TITLE

Ethical challenges in neonatal intensive care nursing

AUTHOR(S)
Strandås, Maria; Fredriksen, Sven-Tore D.
PUB. DATE
December 2015
SOURCE
Nursing Ethics;Dec2015, Vol. 22 Issue 8, p901
SOURCE TYPE
Academic Journal
DOC. TYPE
Article
ABSTRACT
Background: Neonatal nurses report a great deal of ethical challenges in their everyday work. Seemingly trivial everyday choices nurses make are no more value-neutral than life-and-death choices. Everyday ethical challenges should also be recognized as ethical dilemmas in clinical practice. Research objective: The purpose of this study is to investigate which types of ethical challenges neonatal nurses experience in their day-to-day care for critically ill newborns. Research design: Data were collected through semi-structured qualitative in-depth interviews. Phenomenological-hermeneutic analysis was applied to interpret the data. Participants and research context: Six nurses from neonatal intensive care units at two Norwegian hospitals were interviewed on-site. Ethical considerations: The study is designed to comply with Ethical Guidelines for Nursing Research in the Nordic Countries and the Helsinki declaration. Findings: Findings suggest that nurses experience a diverse range of everyday ethical challenges related to challenging interactions with parents and colleagues, emotional strain, protecting the vulnerable infant, finding the balance between sensitivity and authority, ensuring continuity of treatment, and miscommunication and professional disagreement. Discussion: A major finding in this study is how different agents involved in caring for the newborn experience their realities differently. When these realities collide, ethical challenges arise. Findings suggest that acting in the best interests of the child becomes more difficult in situations involving many agents with different perceptions of reality. Conclusion: The study presents new aspects which increases knowledge and understanding of the reality of nursing in a neonatal intensive care unit, while also demanding increased research in this field of care.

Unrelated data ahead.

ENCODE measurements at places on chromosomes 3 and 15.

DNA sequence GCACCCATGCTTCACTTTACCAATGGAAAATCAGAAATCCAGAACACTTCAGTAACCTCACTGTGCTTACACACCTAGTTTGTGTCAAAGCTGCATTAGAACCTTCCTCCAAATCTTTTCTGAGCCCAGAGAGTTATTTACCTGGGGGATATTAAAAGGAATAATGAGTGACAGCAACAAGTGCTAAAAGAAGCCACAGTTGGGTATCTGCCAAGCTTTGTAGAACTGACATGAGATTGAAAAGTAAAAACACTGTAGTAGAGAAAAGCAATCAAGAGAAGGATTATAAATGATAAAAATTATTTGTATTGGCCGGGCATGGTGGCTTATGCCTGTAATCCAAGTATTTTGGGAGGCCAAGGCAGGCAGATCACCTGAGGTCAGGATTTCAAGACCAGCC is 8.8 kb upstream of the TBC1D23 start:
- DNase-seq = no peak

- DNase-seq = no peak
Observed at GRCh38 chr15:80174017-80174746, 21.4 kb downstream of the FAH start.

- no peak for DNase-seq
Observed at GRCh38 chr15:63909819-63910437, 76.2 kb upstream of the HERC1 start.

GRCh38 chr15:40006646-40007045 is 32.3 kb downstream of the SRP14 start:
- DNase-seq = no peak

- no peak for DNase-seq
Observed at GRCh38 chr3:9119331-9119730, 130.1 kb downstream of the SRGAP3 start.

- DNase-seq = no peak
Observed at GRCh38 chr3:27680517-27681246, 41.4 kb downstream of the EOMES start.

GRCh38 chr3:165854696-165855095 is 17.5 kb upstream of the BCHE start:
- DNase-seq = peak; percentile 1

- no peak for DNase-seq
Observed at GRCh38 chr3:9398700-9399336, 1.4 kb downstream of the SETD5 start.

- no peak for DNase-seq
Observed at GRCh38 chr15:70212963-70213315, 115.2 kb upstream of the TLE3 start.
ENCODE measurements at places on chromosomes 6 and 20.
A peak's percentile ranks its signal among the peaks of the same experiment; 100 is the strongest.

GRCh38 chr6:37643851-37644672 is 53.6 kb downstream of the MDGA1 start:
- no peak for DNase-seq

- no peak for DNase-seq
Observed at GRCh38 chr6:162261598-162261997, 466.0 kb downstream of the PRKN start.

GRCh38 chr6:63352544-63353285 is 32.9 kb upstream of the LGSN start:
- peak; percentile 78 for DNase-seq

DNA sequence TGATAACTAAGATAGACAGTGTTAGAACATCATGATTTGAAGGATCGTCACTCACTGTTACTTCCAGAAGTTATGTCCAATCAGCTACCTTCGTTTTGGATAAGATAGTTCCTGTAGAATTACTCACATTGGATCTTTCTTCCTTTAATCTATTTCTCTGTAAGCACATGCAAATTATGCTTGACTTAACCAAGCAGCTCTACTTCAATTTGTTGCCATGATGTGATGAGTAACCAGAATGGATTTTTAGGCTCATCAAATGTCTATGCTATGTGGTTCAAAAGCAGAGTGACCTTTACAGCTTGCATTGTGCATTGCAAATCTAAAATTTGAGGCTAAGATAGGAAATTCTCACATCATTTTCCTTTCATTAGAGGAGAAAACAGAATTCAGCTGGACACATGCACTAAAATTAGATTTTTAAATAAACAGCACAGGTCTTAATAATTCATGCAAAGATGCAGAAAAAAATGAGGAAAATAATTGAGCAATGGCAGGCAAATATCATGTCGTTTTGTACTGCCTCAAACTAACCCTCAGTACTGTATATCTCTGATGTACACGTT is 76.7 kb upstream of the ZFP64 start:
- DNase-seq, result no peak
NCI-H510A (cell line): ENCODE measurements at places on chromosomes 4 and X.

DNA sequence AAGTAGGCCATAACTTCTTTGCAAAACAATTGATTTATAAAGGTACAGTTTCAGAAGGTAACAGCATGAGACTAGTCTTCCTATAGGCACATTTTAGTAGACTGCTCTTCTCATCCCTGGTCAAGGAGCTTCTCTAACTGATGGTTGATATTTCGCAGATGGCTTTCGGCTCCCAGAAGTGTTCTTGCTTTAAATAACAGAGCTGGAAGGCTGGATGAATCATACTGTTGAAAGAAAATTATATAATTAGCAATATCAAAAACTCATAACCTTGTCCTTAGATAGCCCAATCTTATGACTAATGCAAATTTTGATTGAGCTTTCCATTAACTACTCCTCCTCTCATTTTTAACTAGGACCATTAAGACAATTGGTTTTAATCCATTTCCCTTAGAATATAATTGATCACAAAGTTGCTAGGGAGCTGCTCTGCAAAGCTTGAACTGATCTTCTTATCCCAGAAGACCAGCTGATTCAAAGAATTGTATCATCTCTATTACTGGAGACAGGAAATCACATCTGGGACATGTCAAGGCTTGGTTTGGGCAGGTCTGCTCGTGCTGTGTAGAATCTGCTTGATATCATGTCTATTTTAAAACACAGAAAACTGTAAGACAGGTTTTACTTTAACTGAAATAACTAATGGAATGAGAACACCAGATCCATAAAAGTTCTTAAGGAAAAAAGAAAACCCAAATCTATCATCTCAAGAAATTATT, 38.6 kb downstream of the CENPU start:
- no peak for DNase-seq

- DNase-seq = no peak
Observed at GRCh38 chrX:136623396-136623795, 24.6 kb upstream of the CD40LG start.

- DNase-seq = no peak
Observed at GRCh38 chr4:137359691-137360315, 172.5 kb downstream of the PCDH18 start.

ACCESSION #
111995582

 

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